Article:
Tagged: fossil fuels

Protestor arrested after near Mountain Valley Pipeline construction site in Elliston


One protester demonstrating at the pipeline construction site in Elliston Saturday was arrested, according to Appalachians Against Pipelines.

The group said the individual locked herself to construction equipment at the worksite, near Bradshaw Creek and Road. After protesting for about seven hours, the woman was extracted and arrested.

We’re told Virginia State Troopers and the Montgomery County Sheriff were on the scene, and the protester was charged with a misdemeanor, and bail was set at $2,500.


A group of protestors gathered in Montgomery County Saturday morning to oppose the Mountain Valley Pipeline.

More than 20 people demonstrated at the pipeline construction site in Elliston near Bradshaw Road. They held signs, chanted, played music and drums.

Local and State Police arrived on the scene to monitor the situation.

One Third Act Virginia protestor, Lisa Finn, spoke to 10 News about why she wanted to protest.

“We don’t need [the pipeline]. We need to move off of fossil fuels immediately. And we don’t need to be building new infrastructure for fossil fuels,” said Finn. “This fight is all of our fight. We all should be here. We all should be protesting.”

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It Will Cost Up To $21.5 Billion To Clean Up California’s Oil Sites. The Industry Won’t Make Enough Money To Pay For It.

This article first appeared at ProPublica, and was co-published with LAist and KVPR. ProPublica is a Pulitzer Prize-winning investigative newsroom. Sign up for The Big Story newsletter to receive stories like this one in your inbox.

For well over a century, the oil and gas industry has drilled holes across California in search of black gold and a lucrative payday. But with production falling steadily, the time has come to clean up many of the nearly quarter-million wells scattered from downtown Los Angeles to western Kern County and across the state.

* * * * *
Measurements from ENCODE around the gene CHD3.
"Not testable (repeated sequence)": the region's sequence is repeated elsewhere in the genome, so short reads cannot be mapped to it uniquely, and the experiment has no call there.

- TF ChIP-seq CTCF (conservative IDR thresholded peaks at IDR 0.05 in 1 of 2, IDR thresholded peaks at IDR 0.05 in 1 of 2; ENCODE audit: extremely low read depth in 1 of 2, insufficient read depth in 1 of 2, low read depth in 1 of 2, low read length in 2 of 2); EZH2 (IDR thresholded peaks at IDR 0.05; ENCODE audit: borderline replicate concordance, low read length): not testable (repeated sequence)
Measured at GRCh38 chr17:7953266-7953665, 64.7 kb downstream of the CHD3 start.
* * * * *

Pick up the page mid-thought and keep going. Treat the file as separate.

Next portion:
The bill for that work, however, will vastly exceed all the industry’s future profits in the state, according to a first-of-its-kind study published Thursday and shared with ProPublica.

“This major issue has sneaked up on us,” said Dwayne Purvis, a Texas-based petroleum reservoir engineer who analyzed profits and cleanup costs for the report. “Policymakers haven’t recognized it. Industry hasn’t recognized it, or, if they have, they haven’t talked about it and acted on it.”

The analysis, which was commissioned by Carbon Tracker Initiative, a financial think tank that studies how the transition away from fossil fuels impacts markets and the economy, used California regulators’ draft methodology for calculating the costs associated with plugging oil and gas wells and decommissioning them along with related infrastructure. The methodology was developed with feedback from the industry.

The report broke down the costs into several categories. Plugging wells, dismantling surface infrastructure and decontaminating polluted drill sites would cost at least $13.2 billion, based on publicly available data. Adding in factors with slightly more uncertainty, like inflation rates and the price of decommissioning miles of pipeline, could bring the total cleanup bill for California’s onshore oil and gas industry to $21.5 billion.

Meanwhile, California oil and gas production will earn about

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